Lunch and Theatre in Grand Bend…It’s Not Just a Beach Town Anymore!

Southern Ontario is very lucky to be surrounded by the Great Lakes. When I was growing up in the 70’s, my parents rented a cottage each summer in the small lakeside town of Grand Bend on the shores of Lake Huron. This town was like any other lake-side town making its way on the tourist trade, with burger stands, roller rinks and arcades and was an integral part of my summer youth.

This week I headed back as an older adult with different tastes. We had tickets to see Cole Porter’s musical Anything Goes at the nearby Huron County Playhouse and we wanted lunch in town but somewhere with a vibe matching our activities. As we drove the strip, there was a plethora of eating establishments available, mostly ones catering to the younger beach crowd but nothing struck us until we got off on (what used to be called) Highway 21 where we took a chance on a place with an intriguing name:  F.I.N.E. A Restaurant.


Located at 42 Ontario St. S., less than a block from the strip, F.I.N.E. (standing for, if I recall Fabulous Interesting New Experience) opened in 2005 and is situated in an older converted home. As we approached the stained glass front door, we remarked on its beauty and on entry, it had a homey cottage feel with light wood paneling throughout the main dining area. Around the corner in the back was the bar and more seating highlighted by a large wine rack. There was a washroom on the main floor and two upstairs also continuing the cottage feel.

The service was fast and attentive but not cloying.The lunch menu was inventive without being outrageous. My wife felt it was very ‘farm-to-table’ and it seemed that everything down to the ketchup was homemade.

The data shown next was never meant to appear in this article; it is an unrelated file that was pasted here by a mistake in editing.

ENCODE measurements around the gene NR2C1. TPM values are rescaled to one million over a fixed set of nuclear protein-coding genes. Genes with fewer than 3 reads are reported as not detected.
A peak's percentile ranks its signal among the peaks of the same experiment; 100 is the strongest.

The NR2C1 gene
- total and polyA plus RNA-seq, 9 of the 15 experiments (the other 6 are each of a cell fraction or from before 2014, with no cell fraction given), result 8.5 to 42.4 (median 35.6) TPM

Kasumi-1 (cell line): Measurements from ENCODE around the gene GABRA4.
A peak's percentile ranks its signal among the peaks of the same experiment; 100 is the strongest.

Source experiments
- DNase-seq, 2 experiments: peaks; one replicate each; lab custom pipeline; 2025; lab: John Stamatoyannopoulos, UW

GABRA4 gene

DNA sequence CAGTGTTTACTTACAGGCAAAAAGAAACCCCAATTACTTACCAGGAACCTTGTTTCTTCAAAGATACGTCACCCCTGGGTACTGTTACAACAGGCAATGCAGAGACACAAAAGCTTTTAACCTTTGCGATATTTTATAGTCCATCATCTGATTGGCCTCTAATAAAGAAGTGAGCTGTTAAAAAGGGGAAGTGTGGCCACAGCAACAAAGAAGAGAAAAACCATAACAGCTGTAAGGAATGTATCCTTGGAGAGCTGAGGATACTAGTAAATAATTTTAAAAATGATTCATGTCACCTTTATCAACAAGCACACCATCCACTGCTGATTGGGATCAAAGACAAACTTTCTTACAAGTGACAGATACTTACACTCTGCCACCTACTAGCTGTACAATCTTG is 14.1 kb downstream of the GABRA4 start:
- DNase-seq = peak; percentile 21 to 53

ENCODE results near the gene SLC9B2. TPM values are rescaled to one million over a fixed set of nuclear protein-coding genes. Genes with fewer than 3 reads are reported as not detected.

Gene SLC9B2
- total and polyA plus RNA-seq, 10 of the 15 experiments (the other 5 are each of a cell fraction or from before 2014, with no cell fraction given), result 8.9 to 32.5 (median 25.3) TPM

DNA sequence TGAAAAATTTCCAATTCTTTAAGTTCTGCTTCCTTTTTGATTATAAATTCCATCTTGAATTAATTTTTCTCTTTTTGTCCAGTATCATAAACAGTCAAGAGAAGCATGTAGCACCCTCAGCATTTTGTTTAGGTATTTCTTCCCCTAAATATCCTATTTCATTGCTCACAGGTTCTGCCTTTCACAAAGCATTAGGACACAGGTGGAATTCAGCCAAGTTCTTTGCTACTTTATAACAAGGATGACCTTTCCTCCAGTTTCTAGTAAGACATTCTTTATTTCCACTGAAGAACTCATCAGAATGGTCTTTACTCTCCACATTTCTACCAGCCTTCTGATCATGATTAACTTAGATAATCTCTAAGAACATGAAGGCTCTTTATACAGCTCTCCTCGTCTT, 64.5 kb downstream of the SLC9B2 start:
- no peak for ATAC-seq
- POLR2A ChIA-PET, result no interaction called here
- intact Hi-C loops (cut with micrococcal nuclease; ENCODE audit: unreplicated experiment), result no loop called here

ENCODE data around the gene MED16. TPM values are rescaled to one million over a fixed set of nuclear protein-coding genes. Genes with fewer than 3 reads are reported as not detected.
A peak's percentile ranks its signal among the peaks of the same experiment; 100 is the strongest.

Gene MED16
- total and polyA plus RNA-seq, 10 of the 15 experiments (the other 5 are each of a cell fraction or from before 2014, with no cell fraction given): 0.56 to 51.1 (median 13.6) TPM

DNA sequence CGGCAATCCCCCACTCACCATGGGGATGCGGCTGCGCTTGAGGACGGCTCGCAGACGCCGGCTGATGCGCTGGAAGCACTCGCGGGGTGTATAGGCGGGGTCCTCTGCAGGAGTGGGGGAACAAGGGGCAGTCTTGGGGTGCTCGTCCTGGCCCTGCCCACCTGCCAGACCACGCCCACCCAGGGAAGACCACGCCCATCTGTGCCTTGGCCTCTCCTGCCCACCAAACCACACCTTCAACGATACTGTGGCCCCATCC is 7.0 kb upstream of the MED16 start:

We shared the Bonnie Doone salad with arugula, sun-dried cherries, pepitos, sunflower seeds, spiced pecans, Granny Smith apples, Boursin cheese with a homemade (of course) lemon vinaigrette. The cherries, apples and lemon gave a summer sweetness to the salty crunch of the pecans, seeds as well as the cheese. Delicious.


For a main we shared one of the specials (we’re sharers, you’ll find), a lamb burger on fresh naan bread with feta, salsa, tzatziki, onion and tomato. While the taste was delightful, there was a bit too much sauce making the naan too damp…a small complaint with such a wonderful mix of flavours. We were in a hurry for the show so we didn’t get a chance to sample the many fabulous-sounding desserts but we’ll return with more time some day. Prices were more reasonable than we expected for upscale dining in a resort town, starters ranging in the low teens and mains under $20.00 (except for the sirloin at $33.00).


Although we were just 20 minutes from curtain, the Huron County Playhouse is located 5 minutes from town giving us time to spare. The theatre is part of the Drayton Entertainment with seven theatres in 5 locations around southern Ontario (Grand Bend, Drayton, St. Jacob’s, Cambridge and Penetanguishene) offering touring top quality productions every summer since 1991. As theatre lovers, we’ve seen a variety of Drayton productions over the years in most of the locations (we haven’t made it to Penetanguishene yet) and although the selections tend to be more mainstream (Mamma Mia, Wizard Of Oz), they rival in quality anything we might see in Toronto or Montreal, in fact their production of Les Miserables 2 years ago is to this day one of the best theatre experiences I’ve had.

AG Drayton

The show we were seeing, Anything Goes is vintage musical theatre, debuting on Broadway in 1934 although the 2011 Broadway revival is what is presented here. Some of the humour and characters might be a bit dated but I’m thankful there isn’t the need to update the book with modern references (as happens with some revivals). The real reason for the show’s enduring popularity however is the wonderful Cole Porter music with now well-known standards like the title track, I Get a Kick Out Of You, You’re the Top and You’d Be So Easy To Love. The cast is game and delivers on most counts, the only weakness being Patrick Cook in the role of Billy Crocker but this is because he pales against the powerhouse that is Jayme Armstrong as Reno Sweeney, the real star of this show. She comes out strong in the opening Kick and absolutely controls the stage whenever she is on it thereafter. Another comic standout is the terrifically funny Sheldon Davis as gangster Moonface Martin. Anything Goes continues at the Playhouse until August 6.



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